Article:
Blurb from Goodreads
Humbert Humbert – scholar, aesthete and romantic – has fallen completely and utterly in love with Lolita Haze, his landlady’s gum-snapping, silky skinned twelve-year-old daughter. Reluctantly agreeing to marry Mrs Haze just to be close to Lolita, Humbert suffers greatly in the pursuit of romance; but when Lo herself starts looking for attention elsewhere, he will carry her off on a desperate cross-country misadventure, all in the name of Love.
Hilarious, flamboyant, heart-breaking and full of ingenious word play, Lolita is an immaculate, unforgettable masterpiece of obsession, delusion and lust.
Lolita is one of those books that is frequently seen on ‘must read classics’ lists. So me being me I decided that I had to read it for myself so that I could understand why a book about the most disturbing of things, paedophilia, is so eulogised.
And I am truly baffled.
Yes. Okay, initially this book has incredibly beautiful prose. It has sort of a saccharine charm to it. Take this passage for instance:
“Lolita, light of my life, fire of my loins. My sin, my soul. Lo-lee-ta: the tip of the tongue taking a trip of three steps down the palate to tap, at three, on the teeth. Lo. Lee. Ta.
She was Lo, plain Lo, in the morning, standing four feet ten in one sock. She was Lola in slacks. She was Dolly at school. She was Dolores on the dotted line. But in my arms she was always Lolita.
Did she have a precursor? She did, indeed she did.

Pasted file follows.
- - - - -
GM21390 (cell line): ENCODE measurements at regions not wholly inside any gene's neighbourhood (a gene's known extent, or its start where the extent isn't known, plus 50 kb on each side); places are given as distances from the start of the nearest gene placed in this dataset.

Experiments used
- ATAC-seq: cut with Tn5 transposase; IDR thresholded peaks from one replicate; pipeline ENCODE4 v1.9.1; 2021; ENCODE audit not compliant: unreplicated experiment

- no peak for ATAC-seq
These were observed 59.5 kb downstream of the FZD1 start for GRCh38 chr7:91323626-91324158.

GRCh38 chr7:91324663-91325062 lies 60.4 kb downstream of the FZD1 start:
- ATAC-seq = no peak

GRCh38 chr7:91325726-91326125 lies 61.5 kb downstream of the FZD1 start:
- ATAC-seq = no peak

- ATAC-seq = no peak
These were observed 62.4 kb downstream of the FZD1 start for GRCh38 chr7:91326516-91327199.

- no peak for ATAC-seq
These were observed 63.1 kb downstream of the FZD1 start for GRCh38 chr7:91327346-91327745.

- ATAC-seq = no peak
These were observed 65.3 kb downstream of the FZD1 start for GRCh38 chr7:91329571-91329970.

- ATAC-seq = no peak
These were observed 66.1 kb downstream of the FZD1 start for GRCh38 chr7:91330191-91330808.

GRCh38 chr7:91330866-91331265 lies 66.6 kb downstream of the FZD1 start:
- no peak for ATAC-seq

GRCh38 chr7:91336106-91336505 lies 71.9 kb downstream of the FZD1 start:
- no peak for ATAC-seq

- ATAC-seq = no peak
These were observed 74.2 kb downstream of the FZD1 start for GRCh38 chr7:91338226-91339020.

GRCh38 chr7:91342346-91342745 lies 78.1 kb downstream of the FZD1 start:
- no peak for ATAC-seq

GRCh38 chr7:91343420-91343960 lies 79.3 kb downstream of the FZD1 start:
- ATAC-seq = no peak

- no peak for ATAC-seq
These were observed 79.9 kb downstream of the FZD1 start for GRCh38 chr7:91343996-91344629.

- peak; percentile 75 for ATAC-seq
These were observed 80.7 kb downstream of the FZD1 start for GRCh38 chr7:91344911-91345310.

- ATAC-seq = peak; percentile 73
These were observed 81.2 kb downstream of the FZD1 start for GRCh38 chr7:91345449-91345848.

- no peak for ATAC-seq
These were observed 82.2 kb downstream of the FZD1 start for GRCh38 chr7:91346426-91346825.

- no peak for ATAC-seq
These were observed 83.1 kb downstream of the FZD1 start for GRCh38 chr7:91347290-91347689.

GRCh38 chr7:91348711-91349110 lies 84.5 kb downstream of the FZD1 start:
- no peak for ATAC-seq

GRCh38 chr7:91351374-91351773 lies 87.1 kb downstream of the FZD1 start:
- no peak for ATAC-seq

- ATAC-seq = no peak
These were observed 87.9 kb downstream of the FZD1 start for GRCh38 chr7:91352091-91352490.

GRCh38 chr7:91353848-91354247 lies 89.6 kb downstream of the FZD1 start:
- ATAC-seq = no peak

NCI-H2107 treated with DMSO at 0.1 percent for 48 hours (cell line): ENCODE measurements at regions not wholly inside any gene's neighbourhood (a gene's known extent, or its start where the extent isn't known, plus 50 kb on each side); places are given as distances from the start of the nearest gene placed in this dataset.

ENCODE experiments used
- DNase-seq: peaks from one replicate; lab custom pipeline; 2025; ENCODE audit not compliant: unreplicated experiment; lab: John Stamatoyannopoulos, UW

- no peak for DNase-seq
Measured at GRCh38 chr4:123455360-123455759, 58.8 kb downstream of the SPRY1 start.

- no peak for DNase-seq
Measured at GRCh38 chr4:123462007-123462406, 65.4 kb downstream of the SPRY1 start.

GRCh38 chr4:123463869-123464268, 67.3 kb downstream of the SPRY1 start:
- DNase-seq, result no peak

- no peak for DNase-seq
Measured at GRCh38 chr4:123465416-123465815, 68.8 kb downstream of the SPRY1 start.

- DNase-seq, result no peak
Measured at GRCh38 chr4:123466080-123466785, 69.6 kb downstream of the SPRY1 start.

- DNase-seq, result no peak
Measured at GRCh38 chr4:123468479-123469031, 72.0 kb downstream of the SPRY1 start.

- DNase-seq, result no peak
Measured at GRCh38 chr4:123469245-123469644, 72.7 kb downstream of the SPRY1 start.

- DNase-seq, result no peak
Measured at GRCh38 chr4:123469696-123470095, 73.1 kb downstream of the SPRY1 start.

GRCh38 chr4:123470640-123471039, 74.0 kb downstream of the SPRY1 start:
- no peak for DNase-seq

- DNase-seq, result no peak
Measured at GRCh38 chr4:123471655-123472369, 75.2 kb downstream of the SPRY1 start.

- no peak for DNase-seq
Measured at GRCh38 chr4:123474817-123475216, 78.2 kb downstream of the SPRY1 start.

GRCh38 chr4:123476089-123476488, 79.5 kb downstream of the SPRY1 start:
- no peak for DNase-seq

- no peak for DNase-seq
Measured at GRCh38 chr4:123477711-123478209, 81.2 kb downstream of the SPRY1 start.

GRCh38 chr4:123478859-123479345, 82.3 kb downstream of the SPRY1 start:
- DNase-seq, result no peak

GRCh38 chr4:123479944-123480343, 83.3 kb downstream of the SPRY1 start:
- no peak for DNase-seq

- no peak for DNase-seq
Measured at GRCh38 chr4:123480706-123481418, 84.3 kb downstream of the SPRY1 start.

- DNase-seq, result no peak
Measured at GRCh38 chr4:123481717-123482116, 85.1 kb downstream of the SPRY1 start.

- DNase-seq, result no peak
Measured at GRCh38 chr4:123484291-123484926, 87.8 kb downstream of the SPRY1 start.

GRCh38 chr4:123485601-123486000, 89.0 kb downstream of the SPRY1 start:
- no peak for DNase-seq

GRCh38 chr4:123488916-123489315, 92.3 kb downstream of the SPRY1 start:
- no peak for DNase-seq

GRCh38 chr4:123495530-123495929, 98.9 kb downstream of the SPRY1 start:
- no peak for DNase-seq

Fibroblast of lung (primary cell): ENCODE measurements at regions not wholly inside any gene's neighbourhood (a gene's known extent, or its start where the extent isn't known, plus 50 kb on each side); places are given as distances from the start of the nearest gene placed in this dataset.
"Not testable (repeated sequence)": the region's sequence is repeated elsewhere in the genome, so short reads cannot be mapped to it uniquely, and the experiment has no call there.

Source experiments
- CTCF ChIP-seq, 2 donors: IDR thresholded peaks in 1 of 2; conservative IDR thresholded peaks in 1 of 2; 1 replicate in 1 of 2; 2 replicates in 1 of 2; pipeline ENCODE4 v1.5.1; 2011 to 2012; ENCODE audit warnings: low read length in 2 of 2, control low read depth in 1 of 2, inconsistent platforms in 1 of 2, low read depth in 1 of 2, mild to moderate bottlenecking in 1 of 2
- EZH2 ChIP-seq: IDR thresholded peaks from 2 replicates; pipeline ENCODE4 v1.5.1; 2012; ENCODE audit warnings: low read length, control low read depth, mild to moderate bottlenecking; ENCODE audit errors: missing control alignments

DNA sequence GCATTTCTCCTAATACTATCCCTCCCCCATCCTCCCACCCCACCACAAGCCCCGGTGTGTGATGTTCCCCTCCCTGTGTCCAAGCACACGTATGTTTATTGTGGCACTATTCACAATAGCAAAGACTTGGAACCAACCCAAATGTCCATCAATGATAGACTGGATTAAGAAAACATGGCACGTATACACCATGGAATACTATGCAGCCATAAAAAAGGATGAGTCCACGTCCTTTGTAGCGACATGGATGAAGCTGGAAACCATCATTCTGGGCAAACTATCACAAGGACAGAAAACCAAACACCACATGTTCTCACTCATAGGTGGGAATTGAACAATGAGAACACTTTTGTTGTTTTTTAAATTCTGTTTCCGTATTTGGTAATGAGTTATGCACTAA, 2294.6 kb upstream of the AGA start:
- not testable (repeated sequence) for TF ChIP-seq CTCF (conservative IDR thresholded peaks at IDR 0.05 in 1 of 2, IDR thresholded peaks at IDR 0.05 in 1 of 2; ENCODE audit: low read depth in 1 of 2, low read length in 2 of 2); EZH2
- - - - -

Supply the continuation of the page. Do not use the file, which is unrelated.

In point of fact, there might have been no Lolita at all had I not loved, one summer, an initial girl-child. In a princedom by the sea.
Oh when? About as many years before Lolita was born as my age was that summer. You can always count on a murderer for a fancy prose style.
Ladies and gentlemen of the jury, exhibit number one is what the seraphs, the misinformed, simple, noble-winged seraphs, envied. Look at this tangle of thorns.”
It’s quite seductively written isn’t it. Almost mesmerising. And this is what the book aims to do, it aims to tempt the reader into understanding the debauched psyche of Humbert Humbert. It tries to portray this most unreliable of narrators as a sympathetic character. It tries to con the reader into believing the veracity of his story…
And very early on I was tempted…
But I soon grew tired of this lecherous style of prose. It grew irksome. And I needed this book to be over with.
And you know what… I got so freaking tired of victim blaming Lolita. Characterising her as a temptress. A nymphet. A girl with all the power. A girl so alluring that a grown man would fall head over heels in love with her…
Lolita was a child.
There is nothing sexual about a child. They do not lead adults on.
So yeah, maybe you can argue that I don’t have the stomach for this. That I don’t like being made to feel uncomfortable and provoked by my reads.
But I would have to respectfully disagree with you. Because even if you set aside the paedophilic aspect of this book then I don’t think the quality of the writing even stands up to what I would term literary merit. It is what ultimately left me feeling so cold towards this book and not the uncomfortable subject matter. In my opinion just because a book provokes an uncomfortable reaction does not automatically make it worthy of praise.
But also screw it because this is a book that attempts to create a sympathetic narrative for a paedophile and I am not here for that. There’s enough crap in the real world with sexism, racism, xenophobia and homophobia etc. rife in our day to day lives that I don’t need to support this type of book that nigh on glamorises paedophilia.
If you want to read a book that properly explores the world of child grooming and is a much more interesting character study of those involved then I would highly recommend My Dark Vanessa by Kate Elizabeth Russell.